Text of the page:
Putting your dog on a vegetarian diet could result in a fine.
Choosing a diet for your dog is more difficult than ever, with a growing number of individuals feeding their pets in unconventional ways, including some who choose a vegan or vegetarian diet.
But, could forcing your dog to eat a meat-free diet or picking a specific method of feeding them get you in trouble?
You may believe that feeding your dog a certain food is entirely up to you, but you may be breaking animal welfare rules.
According to the Animal Welfare Act of 2006, you must give your dog a “appropriate diet,” which means you could face legal action if the diet you chose doesn’t meet that criteria.
According to the Blue Cross, the act imposes a legal obligation on all British pet owners to provide for their pets’ welfare requirements.
All domestic animals have the legal right to exist in an appropriate habitat, eat a suitable diet, exhibit normal behavior patterns, be kept with or separate from other animals, and be protected from pain, suffering, damage, and sickness, according to section nine of the act.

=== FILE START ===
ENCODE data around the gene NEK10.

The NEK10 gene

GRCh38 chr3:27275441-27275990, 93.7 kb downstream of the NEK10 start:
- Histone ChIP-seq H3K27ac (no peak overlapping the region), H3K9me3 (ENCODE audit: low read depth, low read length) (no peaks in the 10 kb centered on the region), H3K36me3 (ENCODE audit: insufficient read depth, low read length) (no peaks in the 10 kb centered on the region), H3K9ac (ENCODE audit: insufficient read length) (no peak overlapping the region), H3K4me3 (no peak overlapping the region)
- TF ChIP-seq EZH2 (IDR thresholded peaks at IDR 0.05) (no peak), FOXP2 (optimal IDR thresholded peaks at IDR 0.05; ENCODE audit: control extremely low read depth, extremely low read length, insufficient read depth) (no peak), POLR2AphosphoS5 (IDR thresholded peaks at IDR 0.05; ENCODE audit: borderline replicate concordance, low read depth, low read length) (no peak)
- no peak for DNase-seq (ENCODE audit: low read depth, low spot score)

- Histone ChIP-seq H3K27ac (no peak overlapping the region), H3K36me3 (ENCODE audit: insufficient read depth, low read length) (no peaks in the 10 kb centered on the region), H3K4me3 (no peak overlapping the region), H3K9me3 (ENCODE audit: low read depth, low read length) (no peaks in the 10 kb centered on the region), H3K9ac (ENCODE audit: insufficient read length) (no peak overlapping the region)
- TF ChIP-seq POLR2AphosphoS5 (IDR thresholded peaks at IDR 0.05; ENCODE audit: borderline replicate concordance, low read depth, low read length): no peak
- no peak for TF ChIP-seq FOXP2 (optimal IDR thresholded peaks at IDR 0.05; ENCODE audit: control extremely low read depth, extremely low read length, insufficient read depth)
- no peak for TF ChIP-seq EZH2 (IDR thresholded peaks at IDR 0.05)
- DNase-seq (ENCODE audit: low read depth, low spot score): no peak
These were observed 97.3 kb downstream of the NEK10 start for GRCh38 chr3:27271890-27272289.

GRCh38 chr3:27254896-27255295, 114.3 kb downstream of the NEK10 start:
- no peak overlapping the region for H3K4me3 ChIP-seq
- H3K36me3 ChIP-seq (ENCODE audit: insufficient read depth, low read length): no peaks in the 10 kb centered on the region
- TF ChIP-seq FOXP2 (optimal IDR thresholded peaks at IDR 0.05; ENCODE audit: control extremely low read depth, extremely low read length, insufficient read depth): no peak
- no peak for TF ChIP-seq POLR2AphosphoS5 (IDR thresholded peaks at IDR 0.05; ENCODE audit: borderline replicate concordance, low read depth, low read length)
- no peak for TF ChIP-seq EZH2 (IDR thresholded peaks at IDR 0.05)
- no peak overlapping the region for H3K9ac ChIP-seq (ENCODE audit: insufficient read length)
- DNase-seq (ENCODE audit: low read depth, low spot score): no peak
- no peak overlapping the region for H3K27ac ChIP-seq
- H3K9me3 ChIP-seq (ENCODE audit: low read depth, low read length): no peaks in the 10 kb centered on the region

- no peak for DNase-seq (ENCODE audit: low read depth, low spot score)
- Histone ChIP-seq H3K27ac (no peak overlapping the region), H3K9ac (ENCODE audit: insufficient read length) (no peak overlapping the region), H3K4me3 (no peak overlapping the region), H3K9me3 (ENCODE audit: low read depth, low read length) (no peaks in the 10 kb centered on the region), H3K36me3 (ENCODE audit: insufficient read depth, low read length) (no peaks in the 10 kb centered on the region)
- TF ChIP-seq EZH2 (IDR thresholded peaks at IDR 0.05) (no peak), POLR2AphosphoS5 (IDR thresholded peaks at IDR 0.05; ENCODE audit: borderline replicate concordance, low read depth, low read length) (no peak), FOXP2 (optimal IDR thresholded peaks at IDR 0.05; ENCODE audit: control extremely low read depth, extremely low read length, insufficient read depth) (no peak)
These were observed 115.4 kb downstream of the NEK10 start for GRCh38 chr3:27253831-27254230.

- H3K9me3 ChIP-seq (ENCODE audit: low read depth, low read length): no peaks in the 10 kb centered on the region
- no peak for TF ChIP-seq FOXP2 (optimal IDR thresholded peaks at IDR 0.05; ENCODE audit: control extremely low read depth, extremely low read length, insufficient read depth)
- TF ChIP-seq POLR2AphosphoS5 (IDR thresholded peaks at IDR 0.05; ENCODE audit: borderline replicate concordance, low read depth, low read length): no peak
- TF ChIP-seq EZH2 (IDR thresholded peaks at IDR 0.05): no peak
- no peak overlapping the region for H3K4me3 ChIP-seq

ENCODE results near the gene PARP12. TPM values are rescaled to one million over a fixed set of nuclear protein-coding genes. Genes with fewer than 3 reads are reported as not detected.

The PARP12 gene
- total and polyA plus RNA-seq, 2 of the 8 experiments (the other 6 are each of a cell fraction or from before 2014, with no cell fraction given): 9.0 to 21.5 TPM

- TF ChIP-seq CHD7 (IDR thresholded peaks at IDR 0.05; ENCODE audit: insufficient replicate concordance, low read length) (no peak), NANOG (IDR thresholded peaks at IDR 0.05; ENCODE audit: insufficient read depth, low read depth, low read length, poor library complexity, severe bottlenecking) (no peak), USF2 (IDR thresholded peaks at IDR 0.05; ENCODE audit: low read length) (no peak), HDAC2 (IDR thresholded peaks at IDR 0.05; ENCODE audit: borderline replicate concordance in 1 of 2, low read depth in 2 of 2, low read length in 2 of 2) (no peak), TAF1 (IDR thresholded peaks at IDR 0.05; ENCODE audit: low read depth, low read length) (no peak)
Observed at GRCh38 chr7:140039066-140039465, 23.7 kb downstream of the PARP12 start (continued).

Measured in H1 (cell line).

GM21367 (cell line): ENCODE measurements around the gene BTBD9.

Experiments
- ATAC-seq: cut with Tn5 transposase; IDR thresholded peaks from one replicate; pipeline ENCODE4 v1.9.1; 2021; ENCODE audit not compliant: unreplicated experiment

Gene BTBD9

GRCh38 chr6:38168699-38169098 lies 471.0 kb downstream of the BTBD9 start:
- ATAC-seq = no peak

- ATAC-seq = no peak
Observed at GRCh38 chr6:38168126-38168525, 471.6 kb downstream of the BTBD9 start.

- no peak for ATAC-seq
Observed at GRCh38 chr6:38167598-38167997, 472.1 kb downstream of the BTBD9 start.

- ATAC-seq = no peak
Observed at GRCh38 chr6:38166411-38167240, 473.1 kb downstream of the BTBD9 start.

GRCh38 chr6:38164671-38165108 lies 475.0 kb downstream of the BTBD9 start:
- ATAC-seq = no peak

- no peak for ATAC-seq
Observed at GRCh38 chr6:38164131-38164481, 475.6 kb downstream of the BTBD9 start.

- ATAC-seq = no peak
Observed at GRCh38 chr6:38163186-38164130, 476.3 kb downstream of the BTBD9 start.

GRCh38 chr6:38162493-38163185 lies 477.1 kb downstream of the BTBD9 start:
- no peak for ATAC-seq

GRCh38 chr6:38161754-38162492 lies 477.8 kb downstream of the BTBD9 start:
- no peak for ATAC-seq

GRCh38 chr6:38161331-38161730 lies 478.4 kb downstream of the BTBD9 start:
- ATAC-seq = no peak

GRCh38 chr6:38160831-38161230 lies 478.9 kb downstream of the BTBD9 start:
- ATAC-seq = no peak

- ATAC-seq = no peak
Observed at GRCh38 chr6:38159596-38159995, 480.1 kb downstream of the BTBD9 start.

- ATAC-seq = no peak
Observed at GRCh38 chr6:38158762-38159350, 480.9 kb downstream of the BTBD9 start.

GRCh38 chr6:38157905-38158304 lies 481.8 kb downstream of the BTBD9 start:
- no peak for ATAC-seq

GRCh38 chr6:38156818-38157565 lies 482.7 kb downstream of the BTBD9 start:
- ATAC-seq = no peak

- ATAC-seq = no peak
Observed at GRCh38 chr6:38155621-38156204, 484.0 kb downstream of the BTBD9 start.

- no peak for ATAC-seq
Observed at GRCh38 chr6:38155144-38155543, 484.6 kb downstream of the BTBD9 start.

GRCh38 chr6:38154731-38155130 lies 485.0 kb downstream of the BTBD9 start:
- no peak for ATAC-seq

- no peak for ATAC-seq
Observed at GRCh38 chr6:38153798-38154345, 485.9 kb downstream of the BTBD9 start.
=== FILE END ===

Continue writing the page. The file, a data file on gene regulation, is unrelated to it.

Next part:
Vegan or vegetarian diets are not mentioned in the recommendations for a nutritious diet for dogs, but any diet, from wet food or raw food to dry kibble, should “meet all of your dog’s nutritional demands.”
“In the UK, under the Animal Welfare Act, the owner has the obligation to offer the animal a suitable diet,” Daniella Dos Santos, president of the British Veterinary Association (BVA), said in 2020.
“It’s great if you don’t want to eat any animal protein because of your personal beliefs, but that diet isn’t designed to meet your pet’s welfare standards.”
She noted at the time that feeding a dog a vegetarian diet was technically doable, but only under the care of an expert to ensure that it received all of the necessary nutrients.
“It is theoretically conceivable to feed a dog a vegetarian diet, but getting it wrong is much easier than doing it right,” she explained. “You’d have to do that under the guidance of a dietician with veterinary training.”
So, what happens if the “summary” comes to an end?